User Rating: 0 / 5

Star InactiveStar InactiveStar InactiveStar InactiveStar Inactive
 

Compounds that contain the same number of the same kinds of atoms in different geometric arrangements.

Latest Articles

  • Chemical Safety

    People use chemicals every day for a wide array of purposes, which can include work and house hold duties. Many of us fail to realize that we are actually handling potentially deadly chemicals when we simply clean the bathroom or wash the car. This brings to mind the reason why chemical safety is...

  • What's In Your Beverage? How to Ensure Quality Control with CO2 Analytical Support

    Calibration standards, performance audits, and the FDA's never-ending safety, labeling, and inspection requirements are just the tip of the iceberg when it comes to dealing with the increasingly stringent quality control standards of the beverage industry. As these quality standards become...

  • Features of the Scanning Tunneling Microscope

    The scanning tunneling microscope (STM) invented by Heinrich Rohrer and Gerd Binnig in the 1980s still manages to do a great job today and competes with more advanced microscope types. The scanning tunneling microscope is used for studying the surface atoms that are found on various materials. The...

  • Diamonds Are Forever

    Diamonds are still a girl's best friend, right? We love the shiny gems. They are the most popular rocks sold today. But what exactly are they, anyway? Where do they come from? What else are they used for?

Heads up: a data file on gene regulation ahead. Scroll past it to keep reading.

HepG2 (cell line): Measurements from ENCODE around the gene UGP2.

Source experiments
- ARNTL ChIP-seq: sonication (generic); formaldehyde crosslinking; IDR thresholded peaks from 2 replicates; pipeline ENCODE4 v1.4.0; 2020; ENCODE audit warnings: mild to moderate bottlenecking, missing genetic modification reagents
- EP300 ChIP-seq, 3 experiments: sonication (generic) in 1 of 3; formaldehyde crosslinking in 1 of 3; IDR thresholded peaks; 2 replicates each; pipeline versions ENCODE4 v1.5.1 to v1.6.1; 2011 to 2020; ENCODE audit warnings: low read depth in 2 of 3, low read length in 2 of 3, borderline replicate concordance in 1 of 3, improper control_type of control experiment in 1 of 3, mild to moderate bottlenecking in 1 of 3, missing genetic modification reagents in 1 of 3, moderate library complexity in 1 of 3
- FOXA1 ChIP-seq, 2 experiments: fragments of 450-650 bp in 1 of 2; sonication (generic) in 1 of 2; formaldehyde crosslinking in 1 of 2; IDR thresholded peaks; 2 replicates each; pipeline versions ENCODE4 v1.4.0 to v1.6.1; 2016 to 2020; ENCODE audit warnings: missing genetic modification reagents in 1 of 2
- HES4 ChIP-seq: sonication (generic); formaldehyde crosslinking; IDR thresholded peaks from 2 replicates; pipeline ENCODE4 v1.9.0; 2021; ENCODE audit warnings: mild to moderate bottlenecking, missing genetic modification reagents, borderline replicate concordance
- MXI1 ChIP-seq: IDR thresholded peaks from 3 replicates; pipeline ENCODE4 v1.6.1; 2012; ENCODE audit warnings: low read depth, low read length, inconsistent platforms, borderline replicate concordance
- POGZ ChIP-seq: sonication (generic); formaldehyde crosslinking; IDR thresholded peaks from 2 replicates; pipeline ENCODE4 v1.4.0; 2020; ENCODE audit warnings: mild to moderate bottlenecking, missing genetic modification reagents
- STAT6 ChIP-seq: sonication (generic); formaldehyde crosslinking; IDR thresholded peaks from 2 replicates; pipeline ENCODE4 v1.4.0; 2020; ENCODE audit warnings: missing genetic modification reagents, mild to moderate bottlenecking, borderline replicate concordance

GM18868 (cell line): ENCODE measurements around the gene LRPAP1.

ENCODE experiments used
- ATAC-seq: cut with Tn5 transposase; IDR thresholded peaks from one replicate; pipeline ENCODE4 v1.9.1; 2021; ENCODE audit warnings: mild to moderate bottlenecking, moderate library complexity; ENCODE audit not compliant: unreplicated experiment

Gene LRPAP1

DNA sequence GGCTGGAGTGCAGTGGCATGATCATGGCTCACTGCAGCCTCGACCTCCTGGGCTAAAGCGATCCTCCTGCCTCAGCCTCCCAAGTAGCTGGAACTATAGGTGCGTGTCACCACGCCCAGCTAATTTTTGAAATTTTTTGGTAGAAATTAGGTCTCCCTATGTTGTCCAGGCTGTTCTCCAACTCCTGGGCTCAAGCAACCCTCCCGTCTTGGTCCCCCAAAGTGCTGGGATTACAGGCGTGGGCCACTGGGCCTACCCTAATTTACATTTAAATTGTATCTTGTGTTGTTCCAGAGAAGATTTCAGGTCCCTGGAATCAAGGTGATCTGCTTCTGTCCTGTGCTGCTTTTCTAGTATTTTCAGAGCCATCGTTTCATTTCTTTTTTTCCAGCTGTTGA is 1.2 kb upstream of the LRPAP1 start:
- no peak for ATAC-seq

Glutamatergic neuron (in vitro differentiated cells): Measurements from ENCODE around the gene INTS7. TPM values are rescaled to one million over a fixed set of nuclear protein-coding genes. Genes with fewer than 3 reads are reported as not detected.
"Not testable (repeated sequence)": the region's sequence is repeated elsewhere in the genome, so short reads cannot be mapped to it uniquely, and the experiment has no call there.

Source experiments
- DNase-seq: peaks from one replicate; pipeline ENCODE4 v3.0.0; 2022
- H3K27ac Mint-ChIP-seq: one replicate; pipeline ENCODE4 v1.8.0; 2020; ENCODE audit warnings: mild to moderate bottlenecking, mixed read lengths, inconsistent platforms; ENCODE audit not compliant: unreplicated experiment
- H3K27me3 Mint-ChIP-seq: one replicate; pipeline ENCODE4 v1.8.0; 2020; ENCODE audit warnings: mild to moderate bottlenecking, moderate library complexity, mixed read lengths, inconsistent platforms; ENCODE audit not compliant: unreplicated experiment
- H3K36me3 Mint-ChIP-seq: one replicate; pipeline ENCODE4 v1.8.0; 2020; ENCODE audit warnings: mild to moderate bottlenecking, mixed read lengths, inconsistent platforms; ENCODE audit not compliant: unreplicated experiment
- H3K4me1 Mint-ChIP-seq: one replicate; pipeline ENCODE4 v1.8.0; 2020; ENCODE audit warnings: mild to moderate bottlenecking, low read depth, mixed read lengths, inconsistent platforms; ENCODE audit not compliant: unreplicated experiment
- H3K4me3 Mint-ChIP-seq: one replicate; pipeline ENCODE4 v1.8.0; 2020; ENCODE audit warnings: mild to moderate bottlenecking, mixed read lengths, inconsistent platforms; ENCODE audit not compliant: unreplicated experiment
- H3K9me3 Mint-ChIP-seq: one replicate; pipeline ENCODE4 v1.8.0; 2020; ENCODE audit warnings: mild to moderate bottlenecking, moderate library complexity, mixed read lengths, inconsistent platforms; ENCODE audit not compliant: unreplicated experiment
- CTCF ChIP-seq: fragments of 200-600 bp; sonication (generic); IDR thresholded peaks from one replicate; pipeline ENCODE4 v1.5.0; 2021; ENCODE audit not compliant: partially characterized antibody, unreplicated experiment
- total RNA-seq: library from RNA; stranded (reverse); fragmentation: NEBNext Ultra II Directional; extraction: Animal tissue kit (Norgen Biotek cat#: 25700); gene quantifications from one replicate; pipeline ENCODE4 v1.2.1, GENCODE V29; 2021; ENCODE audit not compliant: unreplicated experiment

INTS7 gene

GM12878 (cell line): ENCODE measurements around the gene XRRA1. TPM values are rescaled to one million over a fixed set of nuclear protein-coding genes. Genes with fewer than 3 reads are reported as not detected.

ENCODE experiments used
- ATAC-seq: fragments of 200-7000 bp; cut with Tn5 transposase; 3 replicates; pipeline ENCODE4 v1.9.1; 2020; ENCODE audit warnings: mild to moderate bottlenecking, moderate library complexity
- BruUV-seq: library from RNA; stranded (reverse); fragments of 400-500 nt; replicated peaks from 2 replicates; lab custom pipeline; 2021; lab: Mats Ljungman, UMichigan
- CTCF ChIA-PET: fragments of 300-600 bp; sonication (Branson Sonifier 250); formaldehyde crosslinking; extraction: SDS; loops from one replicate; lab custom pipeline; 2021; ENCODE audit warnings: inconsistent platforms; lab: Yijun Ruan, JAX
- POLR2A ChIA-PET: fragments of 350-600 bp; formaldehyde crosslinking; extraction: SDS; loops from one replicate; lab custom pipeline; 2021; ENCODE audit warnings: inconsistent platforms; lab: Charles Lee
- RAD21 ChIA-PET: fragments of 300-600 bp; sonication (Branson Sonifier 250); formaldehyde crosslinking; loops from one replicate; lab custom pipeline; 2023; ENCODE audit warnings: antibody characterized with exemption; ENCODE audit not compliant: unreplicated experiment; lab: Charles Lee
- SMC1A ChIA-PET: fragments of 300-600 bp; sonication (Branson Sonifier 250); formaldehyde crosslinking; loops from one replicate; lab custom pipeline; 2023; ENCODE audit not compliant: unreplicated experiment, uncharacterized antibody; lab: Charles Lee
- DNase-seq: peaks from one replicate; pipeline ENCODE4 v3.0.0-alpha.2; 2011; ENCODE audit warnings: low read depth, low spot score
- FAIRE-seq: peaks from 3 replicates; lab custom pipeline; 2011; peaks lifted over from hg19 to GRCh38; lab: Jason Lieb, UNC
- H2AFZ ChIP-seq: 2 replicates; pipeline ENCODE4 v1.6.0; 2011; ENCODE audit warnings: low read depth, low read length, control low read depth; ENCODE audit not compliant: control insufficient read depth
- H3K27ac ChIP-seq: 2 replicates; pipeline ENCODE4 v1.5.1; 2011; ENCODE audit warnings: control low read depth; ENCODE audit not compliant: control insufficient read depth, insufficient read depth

• Protein Design: Automated protein discovery and synthesis

    In this paper I describe (theoretically) the method(s) of automated protein discovery and synthesis.



Most Popular

Half-Life

The time required for half of a reactant to be converted into product(s). The time required for half of a given sample to undergo radioactive decay.

Nonelectrolyte

A substance whose aqueous solutions do not conduct electricity.

Hydrogen

Discovered : by Henry Cavendish in 1766.
Isolated in London, UK.
Origin : The name is derived from the Greek ‘hydro genes’, meaning water forming.
Description :A colourless, odourless gas that burns and can form an explosive mixture with air. It is currently manufactured from methane gas, but is also produced by the electrolysis of water and aqueous salts. The gas is used to make such key materials as ammonia, cyclohexane and methanol, which are intermediates in the production of fertilisers, plastics and pharmaceuticals. Some see hydrogen gas as the clean fuel of the future - generated from water and returning to water when it is oxidised. Hydrogen-powered fuel cells are increasingly being seen as pollution-free sources of energy.

Dispersed Phase

The solute-like species in a colloid.

Cloud Chamber

A device for observing the paths of speeding particiles as vapor molecules condense on them to form foglike tracks.

Differential Thermometer

A thermometer used for accurate measurement of very small changes in temperature.

Avogadro's Law

At the same temperature and pressure, equal volumes of all gases contain the same number of molecules.

Joule

A unit of energy in the SI system. One joule is 1 kg. m2/s2 which is also 0.2390 calorie.

Inner Orbital Complex

Valence bond designation for a complex in which the metal ion utilizes d orbitals for one shell inside the outermost occupied shell in its hybridization.

Formal Charge

A method of counting electrons in a covalently bonded molecule or ion, counts bonding electrons as though they were equally shared between the two atoms.